Photo credit: Shutterstock
Photo credit: Shutterstock
While many Western states are reducing nonresident elk tags, proposing hunting restrictions and selling out faster and faster each year, Colorado is still the land of elk hunting opportunity. Elk hunters from around the world flock to Colorado to hunt drawn and over-the-counter (OTC) seasons available year after year. To some, Colorado has become a backup plan, but to others, it is their primary plan. After all, why not hunt the state with tons of public land, beautiful vistas and the highest elk population in the United States? Colorado offers around six different hunting seasons that run from September to the end of November as well as other late seasons in specific units. And although there are many seasons, elk behave differently as the year progresses and as they interact with more and more hunters. Here is a season-by-season breakdown of what you could expect to see if you are hunting Colorado this year and some strategies to go along with each season.
In 2021, the archery season runs from Sept. 2 to 30 and the muzzleloader season runs from Sept. 11 to 19. Though many units offer OTC archery tags, all of the muzzleloader tags are drawn hunts. What makes both of these seasons so unique is that they are during the elk pre-rut and rut. At the beginning of September, expect to hear minimal bugling and bulls solo, high in elevation. When looking for mature bulls, typically think the higher the ridge, the better. As the season progresses, bulls will gather harems of cows and move into the middle elevations where the timber is thick and hunting can be challenging. This is when the action picks up and hearing bugling bulls is more common. Cow calling or bugling during these seasons can be successful; however, be aware of other hunters and do not be fooled by their imitation. These are great seasons to camp in the backcountry since the weather in Colorado is typically mild during September.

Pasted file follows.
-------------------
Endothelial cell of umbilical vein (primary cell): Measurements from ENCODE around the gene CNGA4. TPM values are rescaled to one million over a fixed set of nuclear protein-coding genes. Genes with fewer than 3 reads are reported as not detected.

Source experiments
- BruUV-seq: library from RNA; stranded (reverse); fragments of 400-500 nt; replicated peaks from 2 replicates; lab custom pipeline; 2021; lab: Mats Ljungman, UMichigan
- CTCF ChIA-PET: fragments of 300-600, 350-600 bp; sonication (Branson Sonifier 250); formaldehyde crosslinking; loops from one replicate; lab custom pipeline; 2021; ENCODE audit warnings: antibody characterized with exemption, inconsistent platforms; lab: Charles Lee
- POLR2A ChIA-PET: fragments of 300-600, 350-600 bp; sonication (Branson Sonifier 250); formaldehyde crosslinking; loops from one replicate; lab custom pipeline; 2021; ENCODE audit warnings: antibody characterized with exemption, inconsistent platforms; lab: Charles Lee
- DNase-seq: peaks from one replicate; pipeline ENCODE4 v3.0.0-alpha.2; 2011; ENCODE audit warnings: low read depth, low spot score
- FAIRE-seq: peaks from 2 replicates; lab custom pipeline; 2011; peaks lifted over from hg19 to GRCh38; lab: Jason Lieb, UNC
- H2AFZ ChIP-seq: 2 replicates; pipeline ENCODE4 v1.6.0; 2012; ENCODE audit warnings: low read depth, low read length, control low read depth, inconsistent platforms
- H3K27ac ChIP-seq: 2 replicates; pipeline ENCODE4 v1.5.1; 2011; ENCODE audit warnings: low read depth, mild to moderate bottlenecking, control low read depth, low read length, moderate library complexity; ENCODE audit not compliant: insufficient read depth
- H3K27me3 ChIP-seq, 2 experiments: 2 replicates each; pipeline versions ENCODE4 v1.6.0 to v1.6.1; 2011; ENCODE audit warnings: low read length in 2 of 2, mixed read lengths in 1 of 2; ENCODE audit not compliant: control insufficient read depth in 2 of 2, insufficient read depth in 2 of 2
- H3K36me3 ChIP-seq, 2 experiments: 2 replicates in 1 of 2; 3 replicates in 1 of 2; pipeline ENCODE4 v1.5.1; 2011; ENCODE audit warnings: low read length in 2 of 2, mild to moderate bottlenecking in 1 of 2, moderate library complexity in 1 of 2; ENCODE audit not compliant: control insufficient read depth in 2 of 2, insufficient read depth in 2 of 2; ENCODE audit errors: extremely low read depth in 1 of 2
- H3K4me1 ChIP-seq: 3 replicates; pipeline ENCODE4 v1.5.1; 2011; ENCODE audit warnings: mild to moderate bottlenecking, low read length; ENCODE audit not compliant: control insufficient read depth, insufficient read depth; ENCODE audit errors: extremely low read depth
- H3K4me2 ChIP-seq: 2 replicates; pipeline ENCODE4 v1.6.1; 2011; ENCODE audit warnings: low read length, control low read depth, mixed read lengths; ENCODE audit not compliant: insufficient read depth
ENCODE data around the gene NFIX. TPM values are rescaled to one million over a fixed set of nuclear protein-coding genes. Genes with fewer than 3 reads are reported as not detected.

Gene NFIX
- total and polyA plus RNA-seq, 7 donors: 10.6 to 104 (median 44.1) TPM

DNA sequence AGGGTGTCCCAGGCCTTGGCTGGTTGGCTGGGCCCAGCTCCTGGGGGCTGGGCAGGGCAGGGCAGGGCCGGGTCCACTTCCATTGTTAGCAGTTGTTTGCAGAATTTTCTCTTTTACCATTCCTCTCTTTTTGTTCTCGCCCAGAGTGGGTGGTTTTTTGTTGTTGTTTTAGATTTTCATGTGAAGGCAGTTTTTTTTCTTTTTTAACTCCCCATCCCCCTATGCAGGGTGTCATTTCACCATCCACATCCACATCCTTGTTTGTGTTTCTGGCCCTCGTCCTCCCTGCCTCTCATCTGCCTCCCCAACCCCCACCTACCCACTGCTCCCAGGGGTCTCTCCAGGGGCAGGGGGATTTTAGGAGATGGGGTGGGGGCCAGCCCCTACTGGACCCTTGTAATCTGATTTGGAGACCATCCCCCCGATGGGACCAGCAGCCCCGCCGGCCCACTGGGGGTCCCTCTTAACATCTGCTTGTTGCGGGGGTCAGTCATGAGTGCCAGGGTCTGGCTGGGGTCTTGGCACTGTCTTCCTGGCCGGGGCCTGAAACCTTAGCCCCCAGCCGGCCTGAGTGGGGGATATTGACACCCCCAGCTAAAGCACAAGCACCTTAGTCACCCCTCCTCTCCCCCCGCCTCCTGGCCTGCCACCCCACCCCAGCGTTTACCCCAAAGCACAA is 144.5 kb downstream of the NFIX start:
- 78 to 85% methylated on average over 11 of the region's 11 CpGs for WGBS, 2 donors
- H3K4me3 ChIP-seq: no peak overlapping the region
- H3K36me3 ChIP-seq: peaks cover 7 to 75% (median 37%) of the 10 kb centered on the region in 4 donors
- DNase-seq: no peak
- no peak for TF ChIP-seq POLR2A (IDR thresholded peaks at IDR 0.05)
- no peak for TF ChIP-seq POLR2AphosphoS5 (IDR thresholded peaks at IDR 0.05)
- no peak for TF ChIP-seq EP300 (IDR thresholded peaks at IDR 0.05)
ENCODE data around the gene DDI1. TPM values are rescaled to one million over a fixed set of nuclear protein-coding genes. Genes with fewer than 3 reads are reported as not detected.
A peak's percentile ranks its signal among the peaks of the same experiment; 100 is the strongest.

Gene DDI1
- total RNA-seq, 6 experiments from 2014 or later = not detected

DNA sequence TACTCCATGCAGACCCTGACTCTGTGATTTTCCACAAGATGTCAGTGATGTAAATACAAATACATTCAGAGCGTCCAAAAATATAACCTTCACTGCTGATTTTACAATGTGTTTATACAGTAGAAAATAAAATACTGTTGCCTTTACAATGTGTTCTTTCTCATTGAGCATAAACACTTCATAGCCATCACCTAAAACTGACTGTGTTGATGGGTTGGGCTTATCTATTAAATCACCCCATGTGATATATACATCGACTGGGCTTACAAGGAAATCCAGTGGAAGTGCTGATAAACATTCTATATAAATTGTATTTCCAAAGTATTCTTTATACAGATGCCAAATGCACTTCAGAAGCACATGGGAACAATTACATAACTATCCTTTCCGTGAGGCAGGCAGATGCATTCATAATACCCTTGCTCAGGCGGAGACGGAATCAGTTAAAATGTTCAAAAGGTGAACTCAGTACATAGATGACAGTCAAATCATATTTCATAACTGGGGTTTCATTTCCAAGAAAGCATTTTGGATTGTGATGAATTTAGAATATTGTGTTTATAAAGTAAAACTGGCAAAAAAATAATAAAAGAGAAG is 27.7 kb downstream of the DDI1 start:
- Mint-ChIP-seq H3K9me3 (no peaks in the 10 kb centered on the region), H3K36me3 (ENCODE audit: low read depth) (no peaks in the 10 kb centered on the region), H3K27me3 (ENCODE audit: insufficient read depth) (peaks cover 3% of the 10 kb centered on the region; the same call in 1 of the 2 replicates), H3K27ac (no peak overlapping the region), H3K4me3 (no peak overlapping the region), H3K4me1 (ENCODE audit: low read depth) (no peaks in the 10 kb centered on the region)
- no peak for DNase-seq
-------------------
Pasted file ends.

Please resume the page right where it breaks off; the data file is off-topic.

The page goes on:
The first rifle season in Colorado runs from Oct. 16 20 in 2021. These are drawn hunts though hunters can draw many of these tags with little to no points. What makes this season special is that elk herds have had over two weeks of reduced pressure after the archery season. They will still be with their cows and still bugling and rutting in more remote areas. A hunter who seeks out elk in the middle to higher elevations, thick timber and hard-to-reach basins can succeed year after year. When scouting, try to figure out areas where elk would have moved after a month of archery and muzzleloader pressure. If you can arrive before the season starts to cover a lot of ground and glass, you can succeed at finding bulls to hunt for opening day. After a few days of feeling hunting pressure and hearing gunshots, some elk seek out thicker timbered areas or start to move towards private land where they seek sanctuary for the winter. The weather during first rifle season is typically still mild though a snowstorm could roll in any day, so be prepared.